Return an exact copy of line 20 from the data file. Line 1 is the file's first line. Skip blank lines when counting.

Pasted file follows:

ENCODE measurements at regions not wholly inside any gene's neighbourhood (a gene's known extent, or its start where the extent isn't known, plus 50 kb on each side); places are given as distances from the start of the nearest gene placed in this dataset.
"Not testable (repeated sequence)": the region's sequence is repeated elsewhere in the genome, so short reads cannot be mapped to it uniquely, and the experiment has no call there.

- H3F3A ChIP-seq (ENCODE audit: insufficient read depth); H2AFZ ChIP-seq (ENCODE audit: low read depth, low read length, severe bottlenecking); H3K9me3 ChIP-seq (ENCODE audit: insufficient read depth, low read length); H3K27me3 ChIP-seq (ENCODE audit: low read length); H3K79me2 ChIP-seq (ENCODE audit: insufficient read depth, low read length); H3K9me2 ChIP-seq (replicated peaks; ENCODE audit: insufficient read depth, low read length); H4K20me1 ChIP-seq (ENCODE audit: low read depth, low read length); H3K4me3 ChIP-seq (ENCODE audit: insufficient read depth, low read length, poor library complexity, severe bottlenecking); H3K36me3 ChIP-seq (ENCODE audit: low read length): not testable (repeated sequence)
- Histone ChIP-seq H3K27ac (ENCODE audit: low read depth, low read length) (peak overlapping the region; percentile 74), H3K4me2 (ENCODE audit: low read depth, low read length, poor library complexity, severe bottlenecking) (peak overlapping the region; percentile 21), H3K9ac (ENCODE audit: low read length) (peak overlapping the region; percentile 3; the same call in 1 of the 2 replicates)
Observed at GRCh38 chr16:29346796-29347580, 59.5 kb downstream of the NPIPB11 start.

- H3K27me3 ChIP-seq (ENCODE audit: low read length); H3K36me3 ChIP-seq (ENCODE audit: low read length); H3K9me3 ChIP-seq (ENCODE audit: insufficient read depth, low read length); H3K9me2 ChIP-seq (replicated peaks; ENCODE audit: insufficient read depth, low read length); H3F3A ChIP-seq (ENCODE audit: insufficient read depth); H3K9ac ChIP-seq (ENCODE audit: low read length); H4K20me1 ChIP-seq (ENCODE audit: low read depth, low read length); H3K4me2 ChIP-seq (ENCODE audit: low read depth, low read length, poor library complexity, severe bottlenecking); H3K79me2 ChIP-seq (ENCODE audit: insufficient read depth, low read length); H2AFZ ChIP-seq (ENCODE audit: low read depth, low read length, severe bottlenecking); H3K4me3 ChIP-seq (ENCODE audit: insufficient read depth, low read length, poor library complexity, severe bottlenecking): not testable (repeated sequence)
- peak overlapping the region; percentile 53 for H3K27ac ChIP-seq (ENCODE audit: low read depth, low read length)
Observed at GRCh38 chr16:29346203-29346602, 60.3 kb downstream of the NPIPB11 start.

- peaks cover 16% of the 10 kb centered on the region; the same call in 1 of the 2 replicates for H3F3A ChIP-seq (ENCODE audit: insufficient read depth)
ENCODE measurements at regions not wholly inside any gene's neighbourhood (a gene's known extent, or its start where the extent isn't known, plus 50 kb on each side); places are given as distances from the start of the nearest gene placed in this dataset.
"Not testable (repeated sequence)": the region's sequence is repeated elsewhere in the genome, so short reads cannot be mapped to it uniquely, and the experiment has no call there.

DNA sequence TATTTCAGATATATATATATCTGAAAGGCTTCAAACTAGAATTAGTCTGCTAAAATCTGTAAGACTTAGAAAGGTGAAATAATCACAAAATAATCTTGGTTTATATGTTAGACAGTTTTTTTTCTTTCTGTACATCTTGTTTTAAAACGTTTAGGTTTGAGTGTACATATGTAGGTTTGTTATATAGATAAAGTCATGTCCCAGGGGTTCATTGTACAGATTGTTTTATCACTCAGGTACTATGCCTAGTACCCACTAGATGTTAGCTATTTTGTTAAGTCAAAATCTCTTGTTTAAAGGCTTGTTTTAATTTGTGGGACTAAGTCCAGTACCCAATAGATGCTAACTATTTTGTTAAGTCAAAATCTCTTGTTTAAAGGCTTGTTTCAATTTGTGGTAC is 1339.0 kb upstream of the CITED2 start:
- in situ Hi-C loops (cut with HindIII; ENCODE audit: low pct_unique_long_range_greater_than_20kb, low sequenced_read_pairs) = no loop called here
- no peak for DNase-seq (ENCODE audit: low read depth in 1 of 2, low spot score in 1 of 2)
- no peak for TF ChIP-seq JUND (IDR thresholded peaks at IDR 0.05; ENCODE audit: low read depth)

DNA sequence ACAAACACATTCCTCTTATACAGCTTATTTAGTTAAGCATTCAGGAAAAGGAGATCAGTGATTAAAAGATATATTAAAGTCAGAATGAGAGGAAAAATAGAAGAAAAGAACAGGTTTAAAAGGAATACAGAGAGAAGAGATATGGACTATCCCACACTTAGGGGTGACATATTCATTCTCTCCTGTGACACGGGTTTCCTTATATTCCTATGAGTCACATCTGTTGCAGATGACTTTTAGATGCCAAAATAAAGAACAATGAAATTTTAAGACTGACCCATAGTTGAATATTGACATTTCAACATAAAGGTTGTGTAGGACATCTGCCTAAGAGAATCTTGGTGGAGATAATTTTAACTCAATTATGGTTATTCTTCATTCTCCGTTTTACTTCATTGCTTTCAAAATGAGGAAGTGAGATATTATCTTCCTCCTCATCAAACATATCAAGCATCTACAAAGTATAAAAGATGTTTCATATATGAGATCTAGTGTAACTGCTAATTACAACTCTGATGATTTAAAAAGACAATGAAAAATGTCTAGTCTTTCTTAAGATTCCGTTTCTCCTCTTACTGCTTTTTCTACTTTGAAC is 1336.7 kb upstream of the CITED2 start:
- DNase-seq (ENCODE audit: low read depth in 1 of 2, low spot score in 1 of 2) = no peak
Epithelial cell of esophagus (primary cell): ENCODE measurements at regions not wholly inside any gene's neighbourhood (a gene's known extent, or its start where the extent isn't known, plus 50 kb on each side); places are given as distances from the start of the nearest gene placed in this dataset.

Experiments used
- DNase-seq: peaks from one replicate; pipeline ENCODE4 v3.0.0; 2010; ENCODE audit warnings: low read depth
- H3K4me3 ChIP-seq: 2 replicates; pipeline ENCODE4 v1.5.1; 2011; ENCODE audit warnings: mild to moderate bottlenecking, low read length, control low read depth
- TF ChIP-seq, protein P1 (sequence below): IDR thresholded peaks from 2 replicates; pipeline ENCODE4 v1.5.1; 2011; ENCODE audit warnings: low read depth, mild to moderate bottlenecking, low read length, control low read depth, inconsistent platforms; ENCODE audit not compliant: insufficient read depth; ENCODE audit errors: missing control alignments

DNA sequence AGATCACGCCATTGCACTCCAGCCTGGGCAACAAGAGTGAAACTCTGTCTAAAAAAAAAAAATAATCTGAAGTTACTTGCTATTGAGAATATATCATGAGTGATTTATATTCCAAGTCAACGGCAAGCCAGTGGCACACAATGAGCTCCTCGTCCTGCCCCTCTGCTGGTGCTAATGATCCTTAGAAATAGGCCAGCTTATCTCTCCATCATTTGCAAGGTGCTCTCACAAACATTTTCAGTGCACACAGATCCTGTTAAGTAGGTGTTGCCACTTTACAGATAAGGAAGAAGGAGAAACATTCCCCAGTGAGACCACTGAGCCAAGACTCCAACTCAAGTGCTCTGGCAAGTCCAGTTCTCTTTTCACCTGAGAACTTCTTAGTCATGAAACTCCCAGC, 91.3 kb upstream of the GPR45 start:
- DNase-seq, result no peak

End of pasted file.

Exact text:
- DNase-seq: peaks from one replicate; pipeline ENCODE4 v3.0.0; 2010; ENCODE audit warnings: low read depth